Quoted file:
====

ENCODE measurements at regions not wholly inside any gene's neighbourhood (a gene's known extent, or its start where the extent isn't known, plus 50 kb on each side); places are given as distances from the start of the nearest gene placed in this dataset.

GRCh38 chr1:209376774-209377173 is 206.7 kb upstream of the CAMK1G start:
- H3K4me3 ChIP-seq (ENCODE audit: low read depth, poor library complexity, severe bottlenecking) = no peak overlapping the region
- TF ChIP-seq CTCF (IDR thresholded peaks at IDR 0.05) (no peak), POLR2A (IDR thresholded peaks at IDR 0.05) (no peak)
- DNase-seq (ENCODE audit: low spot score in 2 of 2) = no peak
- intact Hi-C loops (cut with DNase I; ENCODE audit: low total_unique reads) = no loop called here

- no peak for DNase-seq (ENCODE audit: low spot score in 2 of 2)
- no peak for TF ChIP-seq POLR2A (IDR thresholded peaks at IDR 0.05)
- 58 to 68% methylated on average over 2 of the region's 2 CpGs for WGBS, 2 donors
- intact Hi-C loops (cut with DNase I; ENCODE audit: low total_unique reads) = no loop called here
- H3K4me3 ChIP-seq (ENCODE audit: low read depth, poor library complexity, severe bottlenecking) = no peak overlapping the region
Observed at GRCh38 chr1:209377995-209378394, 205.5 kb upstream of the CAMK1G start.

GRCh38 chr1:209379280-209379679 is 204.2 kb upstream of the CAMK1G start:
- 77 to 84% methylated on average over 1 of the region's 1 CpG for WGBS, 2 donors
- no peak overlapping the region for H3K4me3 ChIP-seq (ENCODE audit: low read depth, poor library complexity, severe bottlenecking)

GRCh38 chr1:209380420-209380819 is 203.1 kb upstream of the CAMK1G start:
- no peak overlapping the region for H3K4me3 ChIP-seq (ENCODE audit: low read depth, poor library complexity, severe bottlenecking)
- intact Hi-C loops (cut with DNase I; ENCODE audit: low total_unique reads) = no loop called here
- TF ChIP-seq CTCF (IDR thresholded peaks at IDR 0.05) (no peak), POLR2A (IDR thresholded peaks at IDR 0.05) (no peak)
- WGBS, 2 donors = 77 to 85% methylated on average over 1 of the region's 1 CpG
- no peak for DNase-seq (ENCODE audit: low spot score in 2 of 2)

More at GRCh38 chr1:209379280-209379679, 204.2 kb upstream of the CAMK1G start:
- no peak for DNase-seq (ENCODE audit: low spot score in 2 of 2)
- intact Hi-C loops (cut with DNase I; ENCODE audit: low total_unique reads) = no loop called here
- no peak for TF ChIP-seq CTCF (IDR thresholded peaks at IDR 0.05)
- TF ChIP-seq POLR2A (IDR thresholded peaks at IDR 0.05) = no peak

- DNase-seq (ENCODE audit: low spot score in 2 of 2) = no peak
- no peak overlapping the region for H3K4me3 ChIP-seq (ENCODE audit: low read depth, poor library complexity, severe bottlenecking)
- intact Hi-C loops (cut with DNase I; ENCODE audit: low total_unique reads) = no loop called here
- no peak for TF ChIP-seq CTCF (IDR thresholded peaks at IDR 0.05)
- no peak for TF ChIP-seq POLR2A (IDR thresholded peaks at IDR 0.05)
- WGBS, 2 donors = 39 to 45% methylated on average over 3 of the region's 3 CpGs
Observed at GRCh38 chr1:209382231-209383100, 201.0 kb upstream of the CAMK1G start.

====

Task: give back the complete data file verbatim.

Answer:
ENCODE measurements at regions not wholly inside any gene's neighbourhood (a gene's known extent, or its start where the extent isn't known, plus 50 kb on each side); places are given as distances from the start of the nearest gene placed in this dataset.

GRCh38 chr1:209376774-209377173 is 206.7 kb upstream of the CAMK1G start:
- H3K4me3 ChIP-seq (ENCODE audit: low read depth, poor library complexity, severe bottlenecking) = no peak overlapping the region
- TF ChIP-seq CTCF (IDR thresholded peaks at IDR 0.05) (no peak), POLR2A (IDR thresholded peaks at IDR 0.05) (no peak)
- DNase-seq (ENCODE audit: low spot score in 2 of 2) = no peak
- intact Hi-C loops (cut with DNase I; ENCODE audit: low total_unique reads) = no loop called here

- no peak for DNase-seq (ENCODE audit: low spot score in 2 of 2)
- no peak for TF ChIP-seq POLR2A (IDR thresholded peaks at IDR 0.05)
- 58 to 68% methylated on average over 2 of the region's 2 CpGs for WGBS, 2 donors
- intact Hi-C loops (cut with DNase I; ENCODE audit: low total_unique reads) = no loop called here
- H3K4me3 ChIP-seq (ENCODE audit: low read depth, poor library complexity, severe bottlenecking) = no peak overlapping the region
Observed at GRCh38 chr1:209377995-209378394, 205.5 kb upstream of the CAMK1G start.

GRCh38 chr1:209379280-209379679 is 204.2 kb upstream of the CAMK1G start:
- 77 to 84% methylated on average over 1 of the region's 1 CpG for WGBS, 2 donors
- no peak overlapping the region for H3K4me3 ChIP-seq (ENCODE audit: low read depth, poor library complexity, severe bottlenecking)

GRCh38 chr1:209380420-209380819 is 203.1 kb upstream of the CAMK1G start:
- no peak overlapping the region for H3K4me3 ChIP-seq (ENCODE audit: low read depth, poor library complexity, severe bottlenecking)
- intact Hi-C loops (cut with DNase I; ENCODE audit: low total_unique reads) = no loop called here
- TF ChIP-seq CTCF (IDR thresholded peaks at IDR 0.05) (no peak), POLR2A (IDR thresholded peaks at IDR 0.05) (no peak)
- WGBS, 2 donors = 77 to 85% methylated on average over 1 of the region's 1 CpG
- no peak for DNase-seq (ENCODE audit: low spot score in 2 of 2)

More at GRCh38 chr1:209379280-209379679, 204.2 kb upstream of the CAMK1G start:
- no peak for DNase-seq (ENCODE audit: low spot score in 2 of 2)
- intact Hi-C loops (cut with DNase I; ENCODE audit: low total_unique reads) = no loop called here
- no peak for TF ChIP-seq CTCF (IDR thresholded peaks at IDR 0.05)
- TF ChIP-seq POLR2A (IDR thresholded peaks at IDR 0.05) = no peak

- DNase-seq (ENCODE audit: low spot score in 2 of 2) = no peak
- no peak overlapping the region for H3K4me3 ChIP-seq (ENCODE audit: low read depth, poor library complexity, severe bottlenecking)
- intact Hi-C loops (cut with DNase I; ENCODE audit: low total_unique reads) = no loop called here
- no peak for TF ChIP-seq CTCF (IDR thresholded peaks at IDR 0.05)
- no peak for TF ChIP-seq POLR2A (IDR thresholded peaks at IDR 0.05)
- WGBS, 2 donors = 39 to 45% methylated on average over 3 of the region's 3 CpGs
Observed at GRCh38 chr1:209382231-209383100, 201.0 kb upstream of the CAMK1G start.